Compared with healthy data, the psoriatic microbiome was shown more diverse than healthy population. In a study conducted with 15 patients with skin psoriasis, Scher et al.14 found a decreased in bacterial diversity when compared to that in healthy controls. These differences could be explained by different factors: i) in our study, psoriatic severity was higher (PASI mean 6.3 in Scher et al.14 vs. 13.3 in our study), and that could imply differences in gut microbiome, and ii) differences in massive sequencing platform and sequenced region (V1-V2 in Scher et al.14 vs. V3-V4 in our study). The psoriatic microbiome obtained in our study was defined by an increase presence of Faecalibacterium and a decrease of Bacteroides. The genera Akkermansia and Ruminococcus showed higher values in psoriatic patients, on the contrary to Scher et al.14 findings, that found lower levels of both groups in psoriatic and arthritis psoriatic patients. Faecalibacterium species has been shown at levels of around 5% from the gut bacterial population15 and remarkably its increase in gut microbiota has been associated with immune-regulation. Previous works have analyzed the role of Faecalibacterium (F. prausnitzii) in inflammation, with a negative correlation between the abundance of this group and irritable bowel syndrome and celiac disease, among others16. Other researchers have found that an increase in species belonging to this genus is associated with inflammation diseases such Chron disease17. Regarding skin-associated diseases, a dysbiosis in Faecalibacterium subspecies have been shown to have enriched percentages in infants with eczema18 and an impact on gut epithelial barrier and as a result on atopic dermatitis19. In this study, Shong et al. found compositional changes in Faecalibacterium prausnitzii in atopic dermatitis patients, always with increased levels at the genera level in these patients compared with non-atopic dermatitis patients (following our findings in psoriasis), but with an impact lowering high butyrate and propionate Faecalibacterium strain producers. Butyrate and propionate are short chain fatty acids produced by gut microbial and with a demonstrated anti-inflammatory role19 and, furthermore, butyrate has shown to be a key-player for maintaining barrier integrity20. In this context, a reduction of both butyrate and propionate microbiota producers may have an impact on pro-inflammatory state in gut and consequently a lost in barrier integrity. Regarding Bacteroides, Zheng et al.17 found lower levels of Bacteroides fragilis in infants with eczema while two other Bacteroides species were enriched pointing to species-specific role and pointed to Th1/Th2 imbalance due to B. fragilis levels. In our case, the results point to a relationship between the increase in Bacteroides and healthy status.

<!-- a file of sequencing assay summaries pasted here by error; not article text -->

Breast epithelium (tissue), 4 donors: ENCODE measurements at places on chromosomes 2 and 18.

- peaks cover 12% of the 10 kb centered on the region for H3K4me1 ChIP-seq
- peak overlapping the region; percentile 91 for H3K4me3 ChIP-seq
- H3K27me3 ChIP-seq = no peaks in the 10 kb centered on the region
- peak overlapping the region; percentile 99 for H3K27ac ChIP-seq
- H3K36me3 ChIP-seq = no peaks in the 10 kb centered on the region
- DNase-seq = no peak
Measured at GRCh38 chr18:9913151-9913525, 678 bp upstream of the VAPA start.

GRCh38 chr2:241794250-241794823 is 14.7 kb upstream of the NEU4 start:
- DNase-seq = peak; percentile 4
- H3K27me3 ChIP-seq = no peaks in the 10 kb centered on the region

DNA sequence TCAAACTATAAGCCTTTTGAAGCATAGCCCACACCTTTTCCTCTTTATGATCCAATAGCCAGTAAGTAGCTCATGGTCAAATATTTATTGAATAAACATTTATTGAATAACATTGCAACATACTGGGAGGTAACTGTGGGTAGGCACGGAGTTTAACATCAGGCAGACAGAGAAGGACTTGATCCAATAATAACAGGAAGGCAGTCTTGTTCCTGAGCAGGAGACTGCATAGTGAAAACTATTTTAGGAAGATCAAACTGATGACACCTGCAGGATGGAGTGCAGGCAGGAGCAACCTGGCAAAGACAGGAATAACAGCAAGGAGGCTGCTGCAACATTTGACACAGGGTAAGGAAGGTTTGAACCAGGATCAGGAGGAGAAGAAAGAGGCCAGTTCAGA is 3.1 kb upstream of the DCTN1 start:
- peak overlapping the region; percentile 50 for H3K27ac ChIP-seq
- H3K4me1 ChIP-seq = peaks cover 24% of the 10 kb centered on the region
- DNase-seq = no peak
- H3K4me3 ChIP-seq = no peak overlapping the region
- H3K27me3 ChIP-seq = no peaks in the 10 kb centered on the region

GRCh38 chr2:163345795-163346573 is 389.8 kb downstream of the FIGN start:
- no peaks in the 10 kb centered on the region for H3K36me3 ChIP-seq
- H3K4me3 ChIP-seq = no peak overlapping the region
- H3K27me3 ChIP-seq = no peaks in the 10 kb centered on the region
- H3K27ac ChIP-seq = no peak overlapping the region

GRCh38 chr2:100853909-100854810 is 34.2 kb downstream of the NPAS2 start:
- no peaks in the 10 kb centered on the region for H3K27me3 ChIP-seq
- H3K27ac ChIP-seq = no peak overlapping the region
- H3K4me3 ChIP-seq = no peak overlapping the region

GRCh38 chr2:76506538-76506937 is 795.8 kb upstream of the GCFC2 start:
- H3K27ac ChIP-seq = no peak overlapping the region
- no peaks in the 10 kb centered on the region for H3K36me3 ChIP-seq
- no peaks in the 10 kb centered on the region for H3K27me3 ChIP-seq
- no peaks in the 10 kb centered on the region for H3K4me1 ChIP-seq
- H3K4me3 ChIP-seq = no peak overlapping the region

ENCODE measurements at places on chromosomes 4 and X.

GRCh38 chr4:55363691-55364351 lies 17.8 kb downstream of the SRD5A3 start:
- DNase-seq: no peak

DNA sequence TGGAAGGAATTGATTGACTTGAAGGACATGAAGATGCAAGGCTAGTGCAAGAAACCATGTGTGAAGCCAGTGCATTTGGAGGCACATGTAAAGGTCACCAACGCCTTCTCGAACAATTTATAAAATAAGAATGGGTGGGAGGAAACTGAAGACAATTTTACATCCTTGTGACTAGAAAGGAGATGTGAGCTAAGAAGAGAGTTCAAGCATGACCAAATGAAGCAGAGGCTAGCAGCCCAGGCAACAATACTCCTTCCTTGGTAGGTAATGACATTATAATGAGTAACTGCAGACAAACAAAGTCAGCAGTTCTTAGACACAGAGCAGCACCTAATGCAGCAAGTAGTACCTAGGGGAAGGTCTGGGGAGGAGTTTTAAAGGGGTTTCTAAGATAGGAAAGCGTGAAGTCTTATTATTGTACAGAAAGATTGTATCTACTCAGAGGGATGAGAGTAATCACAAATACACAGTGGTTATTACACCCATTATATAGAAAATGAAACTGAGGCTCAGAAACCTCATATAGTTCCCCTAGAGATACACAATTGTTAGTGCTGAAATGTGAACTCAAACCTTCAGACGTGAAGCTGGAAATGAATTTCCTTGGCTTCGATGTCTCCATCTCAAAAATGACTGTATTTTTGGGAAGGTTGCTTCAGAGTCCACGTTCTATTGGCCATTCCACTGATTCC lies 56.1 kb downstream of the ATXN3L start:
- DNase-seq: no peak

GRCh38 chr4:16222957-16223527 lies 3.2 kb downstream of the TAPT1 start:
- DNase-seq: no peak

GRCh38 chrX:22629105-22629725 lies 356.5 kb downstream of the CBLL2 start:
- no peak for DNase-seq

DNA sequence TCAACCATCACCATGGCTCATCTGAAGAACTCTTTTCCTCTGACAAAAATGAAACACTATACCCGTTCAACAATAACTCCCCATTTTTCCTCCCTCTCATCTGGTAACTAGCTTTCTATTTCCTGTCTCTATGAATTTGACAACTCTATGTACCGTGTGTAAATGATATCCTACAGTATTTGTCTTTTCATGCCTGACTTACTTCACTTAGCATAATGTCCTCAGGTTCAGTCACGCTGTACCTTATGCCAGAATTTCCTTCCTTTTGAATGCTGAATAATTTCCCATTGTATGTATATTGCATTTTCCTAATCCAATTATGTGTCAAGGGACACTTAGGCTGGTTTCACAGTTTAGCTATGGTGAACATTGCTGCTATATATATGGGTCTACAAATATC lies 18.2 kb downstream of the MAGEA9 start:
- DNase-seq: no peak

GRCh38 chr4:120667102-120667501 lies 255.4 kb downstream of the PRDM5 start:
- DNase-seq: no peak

The comparison of BT+/BT− psoriatic subjects versus healthy population didn’t identify specific bacteria for bacterial translocation. Parabacteroides, Collinsella, Blautia and Ruminococcus groups were differentially present only in BT− subjects but, considering that BT+ represented only 25% of psoriatic people included in the study, these differences must be considered as a punctual result, and further studies should be applied to confirm. Analyzing differences within different enterotypes, our results suggest that psoriatic patients with a relevant presence of Prevotella in the intestinal microbiome (enterotype 2) and lower ratio Bacteroides/Faecalibacterium, can be more prone to BT.